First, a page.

This review will contain spoilers!
In many sentences:
Early on in The Hunger Games I was disappointed by how similar it was to Battle Royale, a Japanese novel where children are put on an island and forced to fight to the death. The similarities (only one is supposed to survive, but in the end a boy/girl couple are able to beat the system) are certainly present throughout the novel. However, Collins's execution is so good that any similarities in terms of subject are completely forgivable.
A few of my favorite parts: first, when Katniss decides to volunteer for the Games in place of her sister, and the townspeople give her the sign of respect, admiration, and goodbye that are given to loved ones at a funeral. This was quite moving. I also enjoyed the whole setup of the Games where the tributes must garner the support of sponsors and, if they act properly, they can get the sponsors to actually send them items in the arena. This isn't the first "battle to the death entertainment" work of fiction, but it's the first I know of where the contestants are able to leverage this fact to their own advantage.
Katniss's ability to play the game (understanding how to manipulate the sponsors, to understand her mentor's motivation, and so forth) was extremely cool. Combined with her hunting and survival skills, she was certainly the ultimate player, even though she wasn't a trained Career. The scene where Katniss "buries" Rue, and is then compensated by Rue's poor district, is also quite lovely. This small act of rebellion, plus the larger one at the end which saved both Katniss and Peeta's lives, excite me about reading the sequel. I hope that is deals more with Katniss and others rebelling against the Capitol. If the focus is only on the love story aspect of the book, I will be extremely disappointed.
I read The Hunger Games in just two days, and as I was finishing it, I couldn't help but think of the Twilight series, the last books I read as quickly and as obsessively. This upset me at first (because in hindsight are don't think Twilight is good enough to deserve this treatment), but as I considered it further, there is a depth to The Hunger Games that I think qualifies it for such marathon reading.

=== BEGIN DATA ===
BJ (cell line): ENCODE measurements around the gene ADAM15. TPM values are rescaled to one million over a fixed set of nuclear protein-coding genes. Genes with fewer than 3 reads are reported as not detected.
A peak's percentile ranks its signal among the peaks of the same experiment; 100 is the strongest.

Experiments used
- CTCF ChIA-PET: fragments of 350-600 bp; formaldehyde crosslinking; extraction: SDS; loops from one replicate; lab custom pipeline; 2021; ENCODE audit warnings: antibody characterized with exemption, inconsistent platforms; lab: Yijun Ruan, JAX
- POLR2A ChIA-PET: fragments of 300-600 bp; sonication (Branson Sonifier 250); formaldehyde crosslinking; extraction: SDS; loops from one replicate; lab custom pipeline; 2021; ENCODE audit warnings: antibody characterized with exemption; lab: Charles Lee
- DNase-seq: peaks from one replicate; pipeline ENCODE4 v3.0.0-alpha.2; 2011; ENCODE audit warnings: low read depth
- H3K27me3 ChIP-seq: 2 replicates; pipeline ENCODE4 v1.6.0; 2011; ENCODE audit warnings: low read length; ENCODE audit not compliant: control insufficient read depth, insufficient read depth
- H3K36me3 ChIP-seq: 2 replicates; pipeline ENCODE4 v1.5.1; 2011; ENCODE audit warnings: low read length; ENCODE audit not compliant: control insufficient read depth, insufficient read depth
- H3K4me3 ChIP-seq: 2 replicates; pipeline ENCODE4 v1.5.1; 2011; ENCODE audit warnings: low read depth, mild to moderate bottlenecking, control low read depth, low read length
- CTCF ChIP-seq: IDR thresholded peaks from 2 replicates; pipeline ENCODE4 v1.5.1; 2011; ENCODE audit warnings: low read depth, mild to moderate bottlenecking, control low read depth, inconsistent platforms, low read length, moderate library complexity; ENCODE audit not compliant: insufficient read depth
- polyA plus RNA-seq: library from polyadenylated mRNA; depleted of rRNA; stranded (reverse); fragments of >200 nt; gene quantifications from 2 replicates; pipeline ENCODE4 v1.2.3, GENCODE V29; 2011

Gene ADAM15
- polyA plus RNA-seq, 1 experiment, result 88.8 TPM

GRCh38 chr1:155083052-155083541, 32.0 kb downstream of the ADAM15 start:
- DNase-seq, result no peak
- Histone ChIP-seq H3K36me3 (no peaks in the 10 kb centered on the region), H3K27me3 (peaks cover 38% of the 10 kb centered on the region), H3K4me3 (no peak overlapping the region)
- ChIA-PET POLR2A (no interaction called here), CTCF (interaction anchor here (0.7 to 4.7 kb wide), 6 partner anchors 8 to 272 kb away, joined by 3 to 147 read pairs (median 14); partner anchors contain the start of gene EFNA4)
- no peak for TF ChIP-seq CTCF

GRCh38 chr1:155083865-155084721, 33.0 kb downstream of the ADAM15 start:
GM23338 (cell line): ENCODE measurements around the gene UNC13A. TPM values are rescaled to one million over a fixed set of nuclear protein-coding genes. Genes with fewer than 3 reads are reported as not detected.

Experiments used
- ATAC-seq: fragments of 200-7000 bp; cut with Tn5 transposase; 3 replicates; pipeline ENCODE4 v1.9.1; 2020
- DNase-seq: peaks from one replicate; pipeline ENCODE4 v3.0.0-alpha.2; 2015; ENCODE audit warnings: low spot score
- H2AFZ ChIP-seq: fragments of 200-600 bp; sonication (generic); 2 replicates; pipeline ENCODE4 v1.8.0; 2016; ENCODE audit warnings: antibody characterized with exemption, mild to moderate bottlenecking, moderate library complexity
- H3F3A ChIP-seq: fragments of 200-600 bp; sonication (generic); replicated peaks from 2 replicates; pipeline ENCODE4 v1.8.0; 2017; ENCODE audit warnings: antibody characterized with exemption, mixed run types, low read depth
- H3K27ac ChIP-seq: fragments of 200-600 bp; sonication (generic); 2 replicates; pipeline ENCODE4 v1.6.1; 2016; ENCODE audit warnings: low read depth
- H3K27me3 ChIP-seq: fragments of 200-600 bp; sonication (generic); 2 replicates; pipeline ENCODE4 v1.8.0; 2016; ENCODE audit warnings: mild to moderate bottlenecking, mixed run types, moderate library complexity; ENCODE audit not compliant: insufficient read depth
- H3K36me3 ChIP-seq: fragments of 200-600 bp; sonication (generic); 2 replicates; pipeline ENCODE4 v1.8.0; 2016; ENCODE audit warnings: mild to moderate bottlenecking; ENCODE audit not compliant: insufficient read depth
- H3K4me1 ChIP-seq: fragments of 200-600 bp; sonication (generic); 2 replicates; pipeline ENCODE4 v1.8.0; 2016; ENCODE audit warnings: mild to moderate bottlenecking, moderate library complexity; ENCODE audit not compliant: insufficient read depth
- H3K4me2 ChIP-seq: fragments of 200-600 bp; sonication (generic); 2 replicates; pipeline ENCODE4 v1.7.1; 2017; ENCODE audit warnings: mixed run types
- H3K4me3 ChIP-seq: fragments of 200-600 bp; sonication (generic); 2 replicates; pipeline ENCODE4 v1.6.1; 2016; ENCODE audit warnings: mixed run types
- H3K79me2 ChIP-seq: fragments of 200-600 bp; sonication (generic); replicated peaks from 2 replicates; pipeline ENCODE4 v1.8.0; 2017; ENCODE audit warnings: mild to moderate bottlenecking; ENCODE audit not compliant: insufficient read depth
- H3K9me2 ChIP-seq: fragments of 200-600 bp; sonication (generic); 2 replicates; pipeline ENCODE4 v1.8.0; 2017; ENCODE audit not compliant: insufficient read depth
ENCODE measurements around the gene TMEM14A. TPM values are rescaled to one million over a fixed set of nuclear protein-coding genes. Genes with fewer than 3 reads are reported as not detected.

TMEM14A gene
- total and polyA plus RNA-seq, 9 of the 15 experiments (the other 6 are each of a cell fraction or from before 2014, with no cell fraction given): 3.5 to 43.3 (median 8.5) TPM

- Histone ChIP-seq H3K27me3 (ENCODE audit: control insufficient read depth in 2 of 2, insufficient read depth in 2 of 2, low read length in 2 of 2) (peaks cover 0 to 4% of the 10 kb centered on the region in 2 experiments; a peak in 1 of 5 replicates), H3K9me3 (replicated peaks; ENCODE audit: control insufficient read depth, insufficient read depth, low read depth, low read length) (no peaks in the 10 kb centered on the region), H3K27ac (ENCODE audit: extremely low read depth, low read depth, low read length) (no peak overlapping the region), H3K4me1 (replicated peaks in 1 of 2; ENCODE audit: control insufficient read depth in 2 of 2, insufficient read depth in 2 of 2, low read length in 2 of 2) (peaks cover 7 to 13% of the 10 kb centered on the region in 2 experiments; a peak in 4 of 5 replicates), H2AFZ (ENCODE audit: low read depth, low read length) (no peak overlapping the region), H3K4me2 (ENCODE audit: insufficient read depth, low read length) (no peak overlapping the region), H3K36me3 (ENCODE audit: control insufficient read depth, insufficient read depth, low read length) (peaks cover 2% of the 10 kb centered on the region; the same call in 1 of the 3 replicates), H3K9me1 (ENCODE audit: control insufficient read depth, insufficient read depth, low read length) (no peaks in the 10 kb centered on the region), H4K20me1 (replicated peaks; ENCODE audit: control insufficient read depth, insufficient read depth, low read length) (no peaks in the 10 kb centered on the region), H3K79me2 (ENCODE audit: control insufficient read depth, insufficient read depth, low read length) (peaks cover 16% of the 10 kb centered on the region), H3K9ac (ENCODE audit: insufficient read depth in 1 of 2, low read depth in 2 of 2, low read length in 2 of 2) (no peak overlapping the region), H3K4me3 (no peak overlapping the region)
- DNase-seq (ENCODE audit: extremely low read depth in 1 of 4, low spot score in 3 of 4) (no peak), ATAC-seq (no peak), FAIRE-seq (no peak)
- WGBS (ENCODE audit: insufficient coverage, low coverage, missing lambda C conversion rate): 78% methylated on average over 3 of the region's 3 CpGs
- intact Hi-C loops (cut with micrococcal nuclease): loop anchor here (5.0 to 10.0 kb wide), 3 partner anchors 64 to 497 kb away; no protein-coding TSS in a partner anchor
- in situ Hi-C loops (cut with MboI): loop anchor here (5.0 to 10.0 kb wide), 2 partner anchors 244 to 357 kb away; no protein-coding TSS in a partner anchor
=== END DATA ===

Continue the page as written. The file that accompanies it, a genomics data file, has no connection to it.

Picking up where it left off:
First, unlike Twilight the love relationship is far more realistic and believable. Furthermore, the love triangle is subtle, to the point of not even being mentioned outright. Instead, it is up to the reader to imagine how Gale must feel watching Katniss say and do these things with Peeta. (I actually love that the book sets itself up that the whole time we are imagining what other characters must be thinking about what is happening to Katniss, without actually telling us what they are thinking. I think this shows great skill are Collins's part. It would be much easier just to tell us what they are going through, but it's satisfying and sophisticated to force us to just imagine it ourselves.)
Second, Hunger Games deals with far more than just love. It makes us confront how we would act in a life or death situation, the political commentary on a government that would control their people in this way, and the way it forces us to look out our own views on entertainment. It also deals with family and friendship in a way that Twilight never does. It may not be fair to compare the two, when there really aren't a lot of similarities, but I couldn't help but thinking about it when I finished reading Hunger Games and I'd like to capture that here.
I obviously recommend this book. It is captivating, action-packed, and full of memorable characters. I am extremely excited to read the sequel (which I purchased immediately after finishing this book), and can only hope that it maintains the multiple, layered themes and does not break down into nothing more than a love story.
Suzanne Collins the Last Line of in The Hunger Games